Rudy Gutierrez called after the doctor’s retreating back, “Si Jefe, you’re right! Absolutely right. I’ll be a real good boy, Dr. Wu sir!” Then—quietly—he added, “I’ll do whatever it takes to get out of here.” Laying back into his pillow he sighed with feeling. “So,” he said looking around at his visitors, obviously angling for sympathy, “did you come to tease the animal in his cage, too?”
“Better than that,” said Drake in the same tone, “we brought some peanuts to toss at you.” Switching moods, he asked, “Seriously, how’s the leg, you are going to be okay, aren’t you?”
“Oh sure, you heard the Doc, right? He just wants to keep me off it until the swelling goes down some. Hurts now o’ course, but at least nothin’s broken, man. Guess I’ve got you to thank for hauling me to safety. So what’s your name, anyway? Didn’t I hear that Federal guy—Baker—call you Reverend or something?
“Yes, I’m a minister. My name is Stan Drake. Pleased to make your acquaintance, Ranger Gutierrez.”
“Call me Rudy. Well Preacher,” he said extending his right hand, “I want to give you my sincere thanks. Y’ know, that’s the first time I’ve ever been medivac’d under fire by the Padre. I mean it man, Thanks.” Gutierrez lay back with a smile, then sat right up again, his eyes looking beyond Drake.
“There you are Chiquita, I thought you had forgotten all about me and my desperate plight.”
Paige entered the room bearing a large covered lunch tray. “Now, Uncle Rudy,” she chided, “you promised me that you’d behave. Hi guys,” she added for Drake and Megan’s benefit.
“Yeah,” he sighed, “I did promise, didn’t I?” he replied good-naturedly, “but did you mean I have to behave right now?”
“Yes,” she said firmly, “right now.” Paige gingerly maneuvered past Megan and Drake through the crowded room. She placed her burden on the rolling, over-bed table.
“Very well,” Rudy said with affected dignity, “I shall start by partaking of this marvelous feast you have so graciously brought to me. Mmm, mucho gusto,” he said, inhaling the aroma. He lifted the covering sheet and made a face. “Eeww, What is it?”
“It’s soup and a sandwich!” she said, sharply, then added impishly, “Goat tripe and sour kraut; your favorite, I believe.”
Gutierrez laughed and dug into his meal with undisguised gusto. Megan quietly excused herself and left the room, leaving Drake and Paige in yet another awkward conversational limbo. Drake casually stepped back from the bedside to give Rudy some time with Paige. Her uncle? In doing so he managed to stomp directly on Paige’s foot. Their simultaneous reflex actions only served to tangle their legs, sending them both sprawling.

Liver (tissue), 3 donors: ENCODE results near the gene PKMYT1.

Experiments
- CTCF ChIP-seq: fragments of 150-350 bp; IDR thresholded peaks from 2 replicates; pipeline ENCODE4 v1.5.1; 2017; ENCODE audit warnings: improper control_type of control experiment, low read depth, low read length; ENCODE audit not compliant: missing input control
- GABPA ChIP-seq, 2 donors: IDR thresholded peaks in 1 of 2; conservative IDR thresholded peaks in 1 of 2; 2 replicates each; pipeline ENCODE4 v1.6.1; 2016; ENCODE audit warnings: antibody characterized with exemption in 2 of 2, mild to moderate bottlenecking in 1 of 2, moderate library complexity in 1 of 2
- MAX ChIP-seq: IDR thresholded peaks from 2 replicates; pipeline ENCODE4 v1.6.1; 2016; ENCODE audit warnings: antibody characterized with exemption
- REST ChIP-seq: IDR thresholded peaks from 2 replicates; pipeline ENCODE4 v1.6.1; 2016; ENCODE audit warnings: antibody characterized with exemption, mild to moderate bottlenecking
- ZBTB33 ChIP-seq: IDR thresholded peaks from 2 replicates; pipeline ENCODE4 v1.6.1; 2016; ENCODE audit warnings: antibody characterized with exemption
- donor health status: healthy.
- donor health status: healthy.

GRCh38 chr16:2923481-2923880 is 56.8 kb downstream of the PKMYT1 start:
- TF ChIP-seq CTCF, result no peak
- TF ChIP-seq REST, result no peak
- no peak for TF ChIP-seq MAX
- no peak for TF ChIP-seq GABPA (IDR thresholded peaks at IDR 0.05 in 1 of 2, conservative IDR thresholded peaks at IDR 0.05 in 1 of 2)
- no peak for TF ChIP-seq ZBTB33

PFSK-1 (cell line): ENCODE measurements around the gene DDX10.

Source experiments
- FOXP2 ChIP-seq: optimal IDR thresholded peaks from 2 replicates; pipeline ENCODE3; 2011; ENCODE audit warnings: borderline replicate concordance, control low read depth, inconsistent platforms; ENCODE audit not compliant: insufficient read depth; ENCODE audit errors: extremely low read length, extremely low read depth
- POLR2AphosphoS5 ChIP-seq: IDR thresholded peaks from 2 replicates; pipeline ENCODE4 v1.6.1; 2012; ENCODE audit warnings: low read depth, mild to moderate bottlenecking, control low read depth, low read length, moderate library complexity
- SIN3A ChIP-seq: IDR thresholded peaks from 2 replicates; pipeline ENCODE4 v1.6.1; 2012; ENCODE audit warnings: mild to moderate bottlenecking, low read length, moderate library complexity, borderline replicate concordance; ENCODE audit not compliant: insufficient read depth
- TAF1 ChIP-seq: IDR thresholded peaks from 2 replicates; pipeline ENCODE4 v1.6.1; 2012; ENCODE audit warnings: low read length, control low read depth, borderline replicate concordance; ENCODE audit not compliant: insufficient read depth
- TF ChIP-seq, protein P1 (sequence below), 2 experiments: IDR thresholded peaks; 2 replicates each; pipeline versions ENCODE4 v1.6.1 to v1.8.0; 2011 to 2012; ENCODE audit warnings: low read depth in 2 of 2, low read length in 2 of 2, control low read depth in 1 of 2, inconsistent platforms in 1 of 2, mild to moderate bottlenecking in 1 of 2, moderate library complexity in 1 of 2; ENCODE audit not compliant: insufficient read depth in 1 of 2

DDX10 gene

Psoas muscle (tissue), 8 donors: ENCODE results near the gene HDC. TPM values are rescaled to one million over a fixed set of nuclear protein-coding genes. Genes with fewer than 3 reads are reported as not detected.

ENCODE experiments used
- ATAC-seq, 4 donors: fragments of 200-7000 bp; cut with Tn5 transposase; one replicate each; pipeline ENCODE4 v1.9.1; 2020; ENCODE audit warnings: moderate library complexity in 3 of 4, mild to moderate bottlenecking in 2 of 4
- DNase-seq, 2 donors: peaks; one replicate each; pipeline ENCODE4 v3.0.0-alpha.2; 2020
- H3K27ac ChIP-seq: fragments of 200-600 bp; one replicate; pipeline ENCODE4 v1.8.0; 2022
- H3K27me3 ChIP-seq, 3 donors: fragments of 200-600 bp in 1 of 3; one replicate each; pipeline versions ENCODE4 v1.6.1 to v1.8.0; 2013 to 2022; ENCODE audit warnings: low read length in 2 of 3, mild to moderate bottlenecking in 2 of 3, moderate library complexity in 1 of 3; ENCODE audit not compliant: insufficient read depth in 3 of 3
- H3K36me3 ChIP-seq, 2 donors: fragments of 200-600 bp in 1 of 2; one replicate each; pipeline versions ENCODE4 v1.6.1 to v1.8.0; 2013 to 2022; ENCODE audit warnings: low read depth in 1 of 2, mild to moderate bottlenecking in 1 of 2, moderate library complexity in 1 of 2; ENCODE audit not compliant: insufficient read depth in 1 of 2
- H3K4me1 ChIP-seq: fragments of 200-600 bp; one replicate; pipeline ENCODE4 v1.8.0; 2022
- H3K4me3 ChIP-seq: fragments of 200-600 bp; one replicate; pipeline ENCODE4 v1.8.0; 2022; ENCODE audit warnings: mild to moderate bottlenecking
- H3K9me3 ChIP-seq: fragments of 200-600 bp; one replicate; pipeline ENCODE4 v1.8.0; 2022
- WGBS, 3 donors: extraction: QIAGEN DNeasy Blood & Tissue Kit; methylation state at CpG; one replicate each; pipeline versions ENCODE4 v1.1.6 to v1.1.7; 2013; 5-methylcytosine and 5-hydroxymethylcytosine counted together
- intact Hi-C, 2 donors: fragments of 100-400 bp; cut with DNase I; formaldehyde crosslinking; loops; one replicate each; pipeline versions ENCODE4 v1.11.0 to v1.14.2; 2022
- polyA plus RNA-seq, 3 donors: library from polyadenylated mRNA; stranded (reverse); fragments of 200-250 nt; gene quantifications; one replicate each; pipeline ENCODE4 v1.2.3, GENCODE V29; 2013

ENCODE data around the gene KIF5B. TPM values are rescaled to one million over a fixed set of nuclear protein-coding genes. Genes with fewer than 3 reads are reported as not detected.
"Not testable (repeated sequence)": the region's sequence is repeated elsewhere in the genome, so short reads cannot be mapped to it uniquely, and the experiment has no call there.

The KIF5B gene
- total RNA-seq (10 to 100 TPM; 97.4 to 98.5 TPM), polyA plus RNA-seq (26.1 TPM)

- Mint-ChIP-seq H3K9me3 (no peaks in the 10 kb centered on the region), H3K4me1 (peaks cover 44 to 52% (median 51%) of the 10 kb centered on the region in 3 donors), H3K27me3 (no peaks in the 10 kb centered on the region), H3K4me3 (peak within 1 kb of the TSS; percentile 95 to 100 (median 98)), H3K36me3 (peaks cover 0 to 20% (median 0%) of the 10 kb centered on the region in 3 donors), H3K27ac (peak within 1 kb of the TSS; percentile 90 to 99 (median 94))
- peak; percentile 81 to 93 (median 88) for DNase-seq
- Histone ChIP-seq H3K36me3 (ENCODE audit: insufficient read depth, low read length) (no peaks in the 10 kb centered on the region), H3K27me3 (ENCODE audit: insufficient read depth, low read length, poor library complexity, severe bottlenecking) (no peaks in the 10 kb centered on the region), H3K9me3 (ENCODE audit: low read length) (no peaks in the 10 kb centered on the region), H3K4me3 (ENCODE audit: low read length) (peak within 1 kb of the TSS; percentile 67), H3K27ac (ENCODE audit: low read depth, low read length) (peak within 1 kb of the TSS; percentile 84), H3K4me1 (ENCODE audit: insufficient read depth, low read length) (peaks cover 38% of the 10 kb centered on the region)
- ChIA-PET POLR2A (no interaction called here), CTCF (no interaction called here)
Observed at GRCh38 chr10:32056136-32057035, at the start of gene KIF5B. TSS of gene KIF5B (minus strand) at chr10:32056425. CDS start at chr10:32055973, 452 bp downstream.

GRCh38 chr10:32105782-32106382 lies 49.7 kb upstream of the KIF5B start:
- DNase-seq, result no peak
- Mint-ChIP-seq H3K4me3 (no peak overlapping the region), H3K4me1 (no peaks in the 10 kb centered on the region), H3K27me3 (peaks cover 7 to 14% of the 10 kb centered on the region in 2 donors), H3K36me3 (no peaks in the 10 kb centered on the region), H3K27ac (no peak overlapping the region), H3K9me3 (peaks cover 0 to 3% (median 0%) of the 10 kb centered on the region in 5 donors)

“Aw hey, you guys are so thoughtful!” said Gutierrez, “I’m so lonely bein’ the only bed patient in here. Thanks for joining me. You know Padre,” he added severely, “it’s kinda dumb to survive a fire fight only to turn around and buy it in the doctor’s office.”
Drake carefully untangled himself from Paige, a chair, the IVAC stand, and an overturned laundry hamper. He finally stood then offered his hands to Paige. She hesitated with a wry expression as if she were expecting a trick. Then with a smile she extended her own hands upward.
“You’re a surprising man,” she said. “How did you ever wind up in such a people profession, clumsy as you are?”
“There’s a spiritual principal,” he explained awkwardly, “God shows His greatness through our weaknesses.”
“Well then, He’s got a real gold mine in you now hasn’t He?”
Drake’s face reddened appropriately as he helped her to her feet. Gutierrez glanced over their way, but concentrated on wolfing down his food. “Hey, careful with my niece,” he said around a mouthful of sandwich. “If you break her I’ll have to stop liking you.”
Drake felt a long awkward pause as they both stood avoiding each other’s eyes. He desperately tried to figure a way to jump-start the conversation. Then Dr. Wu walked past the doorway, Megan wrapped around his arm. Wu appeared to be giving a tour of the facility. Drake became aware of Paige’s scrutiny. He realized the sour expression on his face must betray his thoughts. Stan Drake reflected that the more time he spent with Megan the shallower the relationship got. Two hours ago he had sold his soul, standing arm-in-arm with her, soulfully gazing out over Yosemite Valley. Now here she was flirting with some doctor while on what was arguably a date with Drake.
“It’s really none of my business, Stan,” Paige said gently, “but you ought to understand that Megan enjoys surrounding herself with diverse types of men. Don’t take it too hard and don’t give up hope. But I wouldn’t make any long term plans just yet, either.”
Drake knew wisdom when he heard it. With a sigh he let the ugly expression fade from his face. “Thanks,” He said, a lopsided, ambivalent smile dissipating the tension on his face.